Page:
How To Batik
The art of batiking has been popular for years, giving people a way of creating their own designs on fabric. Learn how to batik.
The art of batiking has been popular for years, giving people a way of creating their own designs on fabric. This is done by waxing parts of the fabric you do not wish to dye and then using your choice of colors to dye the rest. Although many types of fabric can be used in this manner the best fabric is a plain, light colored cotton. Synthetics will not work with this process since the dye will not penetrate. Always wash new fabric to be used in this process in hot, soapy water and rinse it well to get out any soap residue. Allow the fabric to thoroughly dry before you begin.
To begin you will need to purchase the fabric you would like to batik. Try to decide what you will be making with the fabric once the design is complete. While you are at the fabric store look for a pattern for the item you wish to make. This will help you determine the number of yards you will need. The paraffin and cold water dye you will need can often be purchased at a local fabric store as well. Otherwise you will need to check with a local craft shop to find these items. After you have washed and dried the fabric, stretch it tight and tack it to a large picture frame or a canvas stretcher. Using a piece of charcoal or a pencil, sketch the design on the fabric. Prepare your wax by heating one pound of paraffin and 5 tablespoons of beeswax in a double broiler until it is 170 degrees Fahrenheit. Use a candy thermometer to determine when you wax is ready. You will be using cold water dyes so the wax will not melt and ruin your design. Mix the dyes according to the instructions on the package. When you are using more than one color you will need to start with the lightest one first.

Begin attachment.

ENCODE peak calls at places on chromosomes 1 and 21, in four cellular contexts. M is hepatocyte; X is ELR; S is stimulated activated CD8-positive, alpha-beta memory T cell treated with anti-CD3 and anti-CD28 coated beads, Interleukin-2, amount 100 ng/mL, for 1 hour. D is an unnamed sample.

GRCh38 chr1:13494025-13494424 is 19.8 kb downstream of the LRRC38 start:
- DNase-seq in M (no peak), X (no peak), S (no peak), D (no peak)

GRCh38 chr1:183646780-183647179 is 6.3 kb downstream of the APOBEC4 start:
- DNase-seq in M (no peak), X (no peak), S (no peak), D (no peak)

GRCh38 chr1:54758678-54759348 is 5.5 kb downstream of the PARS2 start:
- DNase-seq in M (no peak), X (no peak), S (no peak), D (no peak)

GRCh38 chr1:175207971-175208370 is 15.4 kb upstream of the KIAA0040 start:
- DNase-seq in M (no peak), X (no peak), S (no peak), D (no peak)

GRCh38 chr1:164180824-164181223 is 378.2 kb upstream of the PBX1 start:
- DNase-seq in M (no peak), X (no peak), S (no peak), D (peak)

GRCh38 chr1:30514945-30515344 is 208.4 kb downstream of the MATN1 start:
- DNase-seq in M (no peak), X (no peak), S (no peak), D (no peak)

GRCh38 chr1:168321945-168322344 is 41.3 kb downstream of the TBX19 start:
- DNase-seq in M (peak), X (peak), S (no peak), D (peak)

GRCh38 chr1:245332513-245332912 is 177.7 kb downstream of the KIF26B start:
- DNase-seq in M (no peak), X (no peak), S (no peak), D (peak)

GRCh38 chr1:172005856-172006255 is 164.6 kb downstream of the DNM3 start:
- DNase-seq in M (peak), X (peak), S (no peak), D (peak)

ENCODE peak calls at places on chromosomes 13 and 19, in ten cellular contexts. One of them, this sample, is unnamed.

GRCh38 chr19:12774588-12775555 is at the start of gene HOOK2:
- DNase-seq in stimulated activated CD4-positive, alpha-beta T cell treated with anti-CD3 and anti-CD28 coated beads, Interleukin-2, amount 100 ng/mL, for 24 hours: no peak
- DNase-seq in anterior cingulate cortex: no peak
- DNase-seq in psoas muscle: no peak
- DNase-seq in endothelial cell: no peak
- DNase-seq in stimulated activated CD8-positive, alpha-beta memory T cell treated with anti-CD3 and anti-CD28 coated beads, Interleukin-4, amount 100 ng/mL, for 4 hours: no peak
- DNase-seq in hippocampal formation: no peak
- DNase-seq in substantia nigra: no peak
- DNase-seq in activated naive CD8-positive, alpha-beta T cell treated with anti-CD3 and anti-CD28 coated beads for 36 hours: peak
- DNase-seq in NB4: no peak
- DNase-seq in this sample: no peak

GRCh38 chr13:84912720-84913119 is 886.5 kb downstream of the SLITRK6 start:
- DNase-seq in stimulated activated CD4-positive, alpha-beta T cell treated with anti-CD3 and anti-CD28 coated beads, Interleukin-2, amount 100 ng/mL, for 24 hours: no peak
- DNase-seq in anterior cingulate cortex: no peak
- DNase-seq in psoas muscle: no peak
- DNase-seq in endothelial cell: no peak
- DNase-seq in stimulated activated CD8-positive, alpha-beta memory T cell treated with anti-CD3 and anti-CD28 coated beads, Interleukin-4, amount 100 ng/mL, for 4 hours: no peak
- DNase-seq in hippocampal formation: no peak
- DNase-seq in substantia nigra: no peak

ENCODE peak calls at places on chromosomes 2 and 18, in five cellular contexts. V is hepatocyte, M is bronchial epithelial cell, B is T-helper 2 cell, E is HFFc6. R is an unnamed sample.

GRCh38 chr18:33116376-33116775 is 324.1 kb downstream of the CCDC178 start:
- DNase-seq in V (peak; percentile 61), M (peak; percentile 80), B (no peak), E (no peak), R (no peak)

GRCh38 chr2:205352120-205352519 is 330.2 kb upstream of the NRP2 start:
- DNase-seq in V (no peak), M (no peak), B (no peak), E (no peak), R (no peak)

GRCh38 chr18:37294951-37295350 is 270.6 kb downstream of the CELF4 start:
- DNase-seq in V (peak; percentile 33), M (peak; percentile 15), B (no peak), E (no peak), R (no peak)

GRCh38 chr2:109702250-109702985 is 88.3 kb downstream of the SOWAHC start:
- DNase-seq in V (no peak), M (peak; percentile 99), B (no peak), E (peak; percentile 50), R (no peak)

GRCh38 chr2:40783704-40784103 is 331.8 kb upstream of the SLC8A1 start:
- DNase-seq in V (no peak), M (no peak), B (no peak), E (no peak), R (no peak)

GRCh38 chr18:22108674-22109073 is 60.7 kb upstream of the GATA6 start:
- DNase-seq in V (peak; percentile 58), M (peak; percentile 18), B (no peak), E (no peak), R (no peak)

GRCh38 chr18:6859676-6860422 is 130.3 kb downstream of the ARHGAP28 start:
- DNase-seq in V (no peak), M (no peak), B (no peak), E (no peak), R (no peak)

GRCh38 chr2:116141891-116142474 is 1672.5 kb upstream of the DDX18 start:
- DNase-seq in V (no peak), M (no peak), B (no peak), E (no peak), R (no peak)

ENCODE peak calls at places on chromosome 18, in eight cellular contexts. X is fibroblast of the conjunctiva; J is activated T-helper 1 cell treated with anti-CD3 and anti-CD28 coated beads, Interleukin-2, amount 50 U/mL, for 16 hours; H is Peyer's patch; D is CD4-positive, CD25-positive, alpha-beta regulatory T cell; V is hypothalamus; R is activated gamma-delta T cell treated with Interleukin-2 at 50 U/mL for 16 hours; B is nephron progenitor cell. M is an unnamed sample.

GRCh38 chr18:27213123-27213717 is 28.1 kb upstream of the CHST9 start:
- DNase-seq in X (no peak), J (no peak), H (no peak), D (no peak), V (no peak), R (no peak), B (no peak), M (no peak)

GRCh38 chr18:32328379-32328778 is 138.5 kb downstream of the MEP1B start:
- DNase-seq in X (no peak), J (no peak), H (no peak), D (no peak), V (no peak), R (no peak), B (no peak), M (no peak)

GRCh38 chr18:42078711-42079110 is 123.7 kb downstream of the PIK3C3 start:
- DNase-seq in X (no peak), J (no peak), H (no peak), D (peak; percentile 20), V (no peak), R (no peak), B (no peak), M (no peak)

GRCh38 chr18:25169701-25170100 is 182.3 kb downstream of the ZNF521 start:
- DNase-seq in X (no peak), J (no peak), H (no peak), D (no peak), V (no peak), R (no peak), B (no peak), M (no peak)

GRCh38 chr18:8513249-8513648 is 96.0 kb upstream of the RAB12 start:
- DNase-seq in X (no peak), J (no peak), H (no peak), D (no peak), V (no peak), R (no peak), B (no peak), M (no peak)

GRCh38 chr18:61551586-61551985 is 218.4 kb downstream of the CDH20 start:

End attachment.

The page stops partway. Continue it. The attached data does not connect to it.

Using a small paint the melted was over the parts of the design you do not want to color. When this is complete, untack the fabric and soak it in the first dye for at least 20 minutes. Rinse the fabric thoroughly to make sure that any residue of the dye is removed and dry the fabric. To remove the wax you will need to cover your ironing board with newspaper and place the dry fabric between layers of paper towels. Using a dry iron with the setting just below cotton, press the fabric on both sides. As the wax accumulates on the paper towels, change them out and continue pressing until all the wax has been removed. When you are using two or more colors you will repeat the steps above. Be sure you cover the part of the dyed area that you do no want blended with the second color. Continue this process until all the colors have been applied. After the fabric has dried for the final time, you are ready to sew or mount your fabric.
To simplify this method you can buy items of clothing that are made of 100 percent cotton and use the steps above to make your own designs. Be sure you always rinse the fabric or item of clothing in cold water so you will not melt the wax. It is also wise to go lightly when brushing on the wax. Make sure the part you do not want to dye is completely but lightly covered. This will make the wax removal process less time consuming. It is safe to use dark colors when batiking if you always remember to use the lightest colors first. Remember that when you blend some colors it might change the outcome. Try to find a color chart that will help you get the desired results.